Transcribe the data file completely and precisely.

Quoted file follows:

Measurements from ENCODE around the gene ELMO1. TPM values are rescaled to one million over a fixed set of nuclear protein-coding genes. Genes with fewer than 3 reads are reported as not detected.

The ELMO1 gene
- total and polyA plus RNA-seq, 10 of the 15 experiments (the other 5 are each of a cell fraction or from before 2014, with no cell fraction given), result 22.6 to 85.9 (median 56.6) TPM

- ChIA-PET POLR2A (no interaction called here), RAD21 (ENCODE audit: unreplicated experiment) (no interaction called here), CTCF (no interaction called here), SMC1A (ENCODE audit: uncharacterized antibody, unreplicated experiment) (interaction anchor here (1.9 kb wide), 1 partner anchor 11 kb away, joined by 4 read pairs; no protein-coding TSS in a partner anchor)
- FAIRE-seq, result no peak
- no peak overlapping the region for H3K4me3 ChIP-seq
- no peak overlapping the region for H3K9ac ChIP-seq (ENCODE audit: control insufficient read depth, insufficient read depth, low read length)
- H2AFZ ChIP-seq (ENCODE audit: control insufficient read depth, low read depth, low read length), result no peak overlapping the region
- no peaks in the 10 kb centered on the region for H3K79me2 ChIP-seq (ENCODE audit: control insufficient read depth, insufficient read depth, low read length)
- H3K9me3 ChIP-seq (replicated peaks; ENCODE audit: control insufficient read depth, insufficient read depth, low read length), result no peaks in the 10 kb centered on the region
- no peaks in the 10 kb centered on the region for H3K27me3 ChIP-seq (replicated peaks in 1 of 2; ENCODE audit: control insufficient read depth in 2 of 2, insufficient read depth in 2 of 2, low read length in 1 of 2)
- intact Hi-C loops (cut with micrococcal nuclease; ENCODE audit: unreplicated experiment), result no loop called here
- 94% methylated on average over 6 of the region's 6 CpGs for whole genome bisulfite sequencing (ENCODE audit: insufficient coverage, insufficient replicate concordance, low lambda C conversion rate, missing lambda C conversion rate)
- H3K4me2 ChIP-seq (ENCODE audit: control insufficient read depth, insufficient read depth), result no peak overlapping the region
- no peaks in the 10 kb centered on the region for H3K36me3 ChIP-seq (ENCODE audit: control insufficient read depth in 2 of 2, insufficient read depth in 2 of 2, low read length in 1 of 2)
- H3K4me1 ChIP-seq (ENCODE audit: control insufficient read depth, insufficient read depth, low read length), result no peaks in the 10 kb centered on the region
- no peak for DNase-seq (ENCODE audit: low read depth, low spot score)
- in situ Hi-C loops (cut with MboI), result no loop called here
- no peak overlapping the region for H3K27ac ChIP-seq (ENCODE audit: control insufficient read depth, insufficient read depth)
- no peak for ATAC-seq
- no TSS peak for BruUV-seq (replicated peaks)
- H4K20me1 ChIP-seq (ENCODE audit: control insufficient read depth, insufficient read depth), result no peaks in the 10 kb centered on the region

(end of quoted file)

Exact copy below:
Measurements from ENCODE around the gene ELMO1. TPM values are rescaled to one million over a fixed set of nuclear protein-coding genes. Genes with fewer than 3 reads are reported as not detected.

The ELMO1 gene
- total and polyA plus RNA-seq, 10 of the 15 experiments (the other 5 are each of a cell fraction or from before 2014, with no cell fraction given), result 22.6 to 85.9 (median 56.6) TPM

- ChIA-PET POLR2A (no interaction called here), RAD21 (ENCODE audit: unreplicated experiment) (no interaction called here), CTCF (no interaction called here), SMC1A (ENCODE audit: uncharacterized antibody, unreplicated experiment) (interaction anchor here (1.9 kb wide), 1 partner anchor 11 kb away, joined by 4 read pairs; no protein-coding TSS in a partner anchor)
- FAIRE-seq, result no peak
- no peak overlapping the region for H3K4me3 ChIP-seq
- no peak overlapping the region for H3K9ac ChIP-seq (ENCODE audit: control insufficient read depth, insufficient read depth, low read length)
- H2AFZ ChIP-seq (ENCODE audit: control insufficient read depth, low read depth, low read length), result no peak overlapping the region
- no peaks in the 10 kb centered on the region for H3K79me2 ChIP-seq (ENCODE audit: control insufficient read depth, insufficient read depth, low read length)
- H3K9me3 ChIP-seq (replicated peaks; ENCODE audit: control insufficient read depth, insufficient read depth, low read length), result no peaks in the 10 kb centered on the region
- no peaks in the 10 kb centered on the region for H3K27me3 ChIP-seq (replicated peaks in 1 of 2; ENCODE audit: control insufficient read depth in 2 of 2, insufficient read depth in 2 of 2, low read length in 1 of 2)
- intact Hi-C loops (cut with micrococcal nuclease; ENCODE audit: unreplicated experiment), result no loop called here
- 94% methylated on average over 6 of the region's 6 CpGs for whole genome bisulfite sequencing (ENCODE audit: insufficient coverage, insufficient replicate concordance, low lambda C conversion rate, missing lambda C conversion rate)
- H3K4me2 ChIP-seq (ENCODE audit: control insufficient read depth, insufficient read depth), result no peak overlapping the region
- no peaks in the 10 kb centered on the region for H3K36me3 ChIP-seq (ENCODE audit: control insufficient read depth in 2 of 2, insufficient read depth in 2 of 2, low read length in 1 of 2)
- H3K4me1 ChIP-seq (ENCODE audit: control insufficient read depth, insufficient read depth, low read length), result no peaks in the 10 kb centered on the region
- no peak for DNase-seq (ENCODE audit: low read depth, low spot score)
- in situ Hi-C loops (cut with MboI), result no loop called here
- no peak overlapping the region for H3K27ac ChIP-seq (ENCODE audit: control insufficient read depth, insufficient read depth)
- no peak for ATAC-seq
- no TSS peak for BruUV-seq (replicated peaks)
- H4K20me1 ChIP-seq (ENCODE audit: control insufficient read depth, insufficient read depth), result no peaks in the 10 kb centered on the region